LAKEWOOD, Wash. -- Nurses and doctors inside Western State Hospital are breaking their silence about what they call a "toxic" environment where employees fear being in physical peril and stretched to the limit.
Nurse Candice Noble counts herself those who battle the darkness of mental illness with as much positivity as possible.
But it's hard.
"Overwhelmed," she said. "Overwhelmed. We're overworked, we're tired. We're burned out."
Noble is just one of 1,800 employees working inside Western State Hospital simply trying to stay afloat. She and fellow nurses took their struggles to Olympia earlier this month showing lawmakers the realities of life behind the gates.
They're asking for more money, additional nurses, and better conditions.
"It is a little hard to stand up and say I'm proud to work there right now," said intake specialist Barbara Shelman.
"We can keep asking until someone will finally speak with us," said Steffanie Hibbard.
The nurses say mandatory overtime is common practice. Their workloads have spiked and there's a backlog of mentally ill people waiting to be admitted. This comes at a time when both patients and staff are under attack.
"I was fortunate with my assault that it was just a punch in the face and nothing more," Noble said.
Multiple nurses said attacks like this are so commonplace, reporting them is pointless.
"It's not worth going through the paperwork and the time off. It's just better to go on," Noble said.
The good news is that Washington state records show assault rates against Western State staff are slowly declining.
But among California, Oregon and Nevada, Western State ranks highest when it comes to patient-to-patient assaults.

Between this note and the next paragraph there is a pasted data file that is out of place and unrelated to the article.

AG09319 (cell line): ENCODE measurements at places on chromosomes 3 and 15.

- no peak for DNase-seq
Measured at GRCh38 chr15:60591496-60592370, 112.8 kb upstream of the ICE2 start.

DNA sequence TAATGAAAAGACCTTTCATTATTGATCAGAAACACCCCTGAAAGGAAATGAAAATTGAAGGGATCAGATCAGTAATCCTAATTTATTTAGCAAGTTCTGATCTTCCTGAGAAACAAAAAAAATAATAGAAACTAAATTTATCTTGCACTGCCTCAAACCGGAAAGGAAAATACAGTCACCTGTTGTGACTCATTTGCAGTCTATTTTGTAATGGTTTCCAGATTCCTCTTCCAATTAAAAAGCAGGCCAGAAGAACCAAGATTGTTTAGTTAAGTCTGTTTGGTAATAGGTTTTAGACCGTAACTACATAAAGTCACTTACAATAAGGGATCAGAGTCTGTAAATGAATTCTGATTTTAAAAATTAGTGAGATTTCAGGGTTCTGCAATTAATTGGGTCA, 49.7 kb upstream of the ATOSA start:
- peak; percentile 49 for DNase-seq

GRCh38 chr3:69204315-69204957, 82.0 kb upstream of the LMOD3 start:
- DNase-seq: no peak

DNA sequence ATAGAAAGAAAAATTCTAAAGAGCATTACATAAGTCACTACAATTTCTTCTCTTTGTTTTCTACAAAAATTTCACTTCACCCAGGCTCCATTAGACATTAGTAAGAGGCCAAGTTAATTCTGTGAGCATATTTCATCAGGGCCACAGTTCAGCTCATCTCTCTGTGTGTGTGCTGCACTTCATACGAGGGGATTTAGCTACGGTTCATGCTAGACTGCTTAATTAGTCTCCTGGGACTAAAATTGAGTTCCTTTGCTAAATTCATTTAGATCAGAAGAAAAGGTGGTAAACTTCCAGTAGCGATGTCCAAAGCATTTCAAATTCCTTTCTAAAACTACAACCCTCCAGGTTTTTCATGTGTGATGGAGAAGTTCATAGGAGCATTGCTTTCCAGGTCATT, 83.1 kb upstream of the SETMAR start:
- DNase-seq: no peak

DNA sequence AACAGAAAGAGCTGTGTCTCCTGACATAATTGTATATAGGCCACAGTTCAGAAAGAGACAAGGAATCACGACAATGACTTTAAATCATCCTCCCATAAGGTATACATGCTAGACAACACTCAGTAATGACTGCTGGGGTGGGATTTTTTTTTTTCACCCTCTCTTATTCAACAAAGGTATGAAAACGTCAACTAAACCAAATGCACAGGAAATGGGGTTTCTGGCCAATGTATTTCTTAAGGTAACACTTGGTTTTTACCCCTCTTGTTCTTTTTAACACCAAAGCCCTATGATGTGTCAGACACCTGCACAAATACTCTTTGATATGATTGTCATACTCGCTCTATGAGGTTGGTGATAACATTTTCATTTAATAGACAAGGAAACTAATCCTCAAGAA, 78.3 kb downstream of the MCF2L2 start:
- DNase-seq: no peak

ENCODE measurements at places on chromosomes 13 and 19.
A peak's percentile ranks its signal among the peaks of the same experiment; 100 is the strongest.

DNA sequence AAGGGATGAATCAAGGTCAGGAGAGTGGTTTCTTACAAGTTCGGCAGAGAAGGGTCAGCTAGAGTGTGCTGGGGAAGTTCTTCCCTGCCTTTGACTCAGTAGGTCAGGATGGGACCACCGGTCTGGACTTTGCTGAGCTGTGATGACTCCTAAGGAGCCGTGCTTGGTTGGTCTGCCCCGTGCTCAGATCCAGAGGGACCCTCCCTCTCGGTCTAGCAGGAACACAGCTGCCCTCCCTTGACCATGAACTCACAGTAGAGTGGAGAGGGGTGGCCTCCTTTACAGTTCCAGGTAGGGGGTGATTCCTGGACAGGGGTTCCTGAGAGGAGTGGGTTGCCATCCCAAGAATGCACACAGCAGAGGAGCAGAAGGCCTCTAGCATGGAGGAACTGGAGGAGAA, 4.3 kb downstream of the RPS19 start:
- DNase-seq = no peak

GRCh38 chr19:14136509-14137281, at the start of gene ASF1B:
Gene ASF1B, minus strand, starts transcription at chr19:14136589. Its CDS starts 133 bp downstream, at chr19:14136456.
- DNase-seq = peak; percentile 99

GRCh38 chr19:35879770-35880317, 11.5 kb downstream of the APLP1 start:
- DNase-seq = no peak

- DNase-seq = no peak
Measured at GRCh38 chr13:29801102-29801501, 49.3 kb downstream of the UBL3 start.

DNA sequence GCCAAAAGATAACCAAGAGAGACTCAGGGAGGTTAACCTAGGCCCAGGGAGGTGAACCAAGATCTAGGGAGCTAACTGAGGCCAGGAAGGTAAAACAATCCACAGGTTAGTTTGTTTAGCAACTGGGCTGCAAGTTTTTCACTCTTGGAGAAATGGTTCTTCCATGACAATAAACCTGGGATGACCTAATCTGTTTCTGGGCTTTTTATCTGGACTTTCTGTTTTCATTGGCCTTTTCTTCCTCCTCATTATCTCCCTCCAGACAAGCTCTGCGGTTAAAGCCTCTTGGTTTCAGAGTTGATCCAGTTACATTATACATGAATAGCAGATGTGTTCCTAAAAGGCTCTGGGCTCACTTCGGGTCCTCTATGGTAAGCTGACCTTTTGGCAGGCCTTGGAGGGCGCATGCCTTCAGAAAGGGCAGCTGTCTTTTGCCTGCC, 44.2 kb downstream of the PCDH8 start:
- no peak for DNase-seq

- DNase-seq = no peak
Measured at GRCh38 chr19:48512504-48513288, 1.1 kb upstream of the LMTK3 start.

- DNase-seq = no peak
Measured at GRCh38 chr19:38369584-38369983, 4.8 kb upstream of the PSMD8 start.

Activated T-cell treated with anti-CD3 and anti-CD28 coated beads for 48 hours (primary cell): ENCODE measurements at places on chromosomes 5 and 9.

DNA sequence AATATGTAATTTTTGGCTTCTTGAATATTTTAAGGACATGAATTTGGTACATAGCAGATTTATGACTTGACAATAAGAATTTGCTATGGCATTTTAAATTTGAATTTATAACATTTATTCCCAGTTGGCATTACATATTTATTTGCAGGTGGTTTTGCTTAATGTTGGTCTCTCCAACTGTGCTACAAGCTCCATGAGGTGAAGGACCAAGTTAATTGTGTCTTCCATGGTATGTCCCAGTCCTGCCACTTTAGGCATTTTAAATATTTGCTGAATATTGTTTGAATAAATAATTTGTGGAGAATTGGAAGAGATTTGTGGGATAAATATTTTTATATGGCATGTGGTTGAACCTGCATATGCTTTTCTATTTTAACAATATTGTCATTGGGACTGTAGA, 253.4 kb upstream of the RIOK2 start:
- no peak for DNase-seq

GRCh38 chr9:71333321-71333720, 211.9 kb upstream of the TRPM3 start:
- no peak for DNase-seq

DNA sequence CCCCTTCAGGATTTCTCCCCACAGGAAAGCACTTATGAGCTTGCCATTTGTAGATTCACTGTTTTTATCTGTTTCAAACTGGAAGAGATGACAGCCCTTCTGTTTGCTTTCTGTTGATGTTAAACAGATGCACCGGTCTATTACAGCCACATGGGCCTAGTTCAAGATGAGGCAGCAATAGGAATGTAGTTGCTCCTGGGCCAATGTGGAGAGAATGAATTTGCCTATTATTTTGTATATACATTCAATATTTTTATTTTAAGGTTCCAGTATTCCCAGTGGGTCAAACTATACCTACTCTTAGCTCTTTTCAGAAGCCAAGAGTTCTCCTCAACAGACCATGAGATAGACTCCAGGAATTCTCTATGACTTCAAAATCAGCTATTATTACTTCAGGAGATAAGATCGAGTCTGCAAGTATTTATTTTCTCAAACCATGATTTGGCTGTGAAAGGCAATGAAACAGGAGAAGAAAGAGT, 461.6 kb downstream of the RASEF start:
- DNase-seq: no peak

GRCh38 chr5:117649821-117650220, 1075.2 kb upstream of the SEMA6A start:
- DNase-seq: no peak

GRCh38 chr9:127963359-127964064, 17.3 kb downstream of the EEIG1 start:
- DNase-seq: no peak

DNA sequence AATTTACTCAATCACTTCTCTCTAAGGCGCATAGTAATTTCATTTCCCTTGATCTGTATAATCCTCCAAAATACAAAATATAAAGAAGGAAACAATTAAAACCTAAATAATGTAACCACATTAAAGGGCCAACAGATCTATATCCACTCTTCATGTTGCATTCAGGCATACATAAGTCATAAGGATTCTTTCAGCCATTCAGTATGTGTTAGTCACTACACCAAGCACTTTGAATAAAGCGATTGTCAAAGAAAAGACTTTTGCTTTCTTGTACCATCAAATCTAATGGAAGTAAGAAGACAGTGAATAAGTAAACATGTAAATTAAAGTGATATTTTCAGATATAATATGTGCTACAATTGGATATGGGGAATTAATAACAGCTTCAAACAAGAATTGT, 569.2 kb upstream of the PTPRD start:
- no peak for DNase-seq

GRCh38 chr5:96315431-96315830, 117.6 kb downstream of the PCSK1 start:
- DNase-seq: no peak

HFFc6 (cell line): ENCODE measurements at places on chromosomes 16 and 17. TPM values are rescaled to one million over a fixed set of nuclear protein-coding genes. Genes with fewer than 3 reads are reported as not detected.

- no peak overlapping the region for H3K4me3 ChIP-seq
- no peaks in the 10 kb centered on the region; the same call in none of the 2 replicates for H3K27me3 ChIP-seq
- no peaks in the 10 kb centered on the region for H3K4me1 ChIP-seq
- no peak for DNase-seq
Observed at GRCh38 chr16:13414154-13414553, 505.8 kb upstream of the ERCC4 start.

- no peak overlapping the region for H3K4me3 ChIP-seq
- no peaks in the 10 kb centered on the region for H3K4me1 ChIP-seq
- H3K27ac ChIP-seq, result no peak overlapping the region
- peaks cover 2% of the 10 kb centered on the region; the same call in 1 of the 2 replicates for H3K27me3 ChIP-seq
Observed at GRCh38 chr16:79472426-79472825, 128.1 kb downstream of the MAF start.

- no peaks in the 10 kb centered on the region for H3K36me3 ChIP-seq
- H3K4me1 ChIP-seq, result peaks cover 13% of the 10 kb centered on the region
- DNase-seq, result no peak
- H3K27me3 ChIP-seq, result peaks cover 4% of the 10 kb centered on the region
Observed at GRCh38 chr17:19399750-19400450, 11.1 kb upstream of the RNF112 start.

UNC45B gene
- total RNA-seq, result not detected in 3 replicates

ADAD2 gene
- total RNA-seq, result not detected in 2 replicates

Noble said help is needed soon.
"We need better training. We need better ways to be able to deal with patients that are having a psychiatric crisis," she said.
The numbers appear to back up the nurses complaints about being short-staffed.
Western ranks third in staff-to-patient ratios, ahead of only California.
The KOMO Investigators obtained internal emails between leadership and medical staff that expose troubles that go far beyond staffing numbers.
In one exchange several doctors asked for the chance to meet in person with federal inspectors to "give our perspectives, positive and negative."
Sources say that never happened and doctors were actually barred from doing so.
As a result, Western's Chief of Medical Staff Joe Wainer resigned a week and a half ago, citing a "loss of trust" in leadership.
In an email to KOMO, Wainer elaborated on that, saying anything other than positive talk about Western "would be interpreted as a violation of our code of conduct and we would face disciplinary action."
Another source described a "toxic" culture of fear that is pervasive at Western.
Yet nurses like Noble keep pushing for improvements rather than abandon a hospital on the brink. It's worth it to make a difference, they say.
"It's like a marathon. From the time I get there to the time I leave, I run a marathon," she said.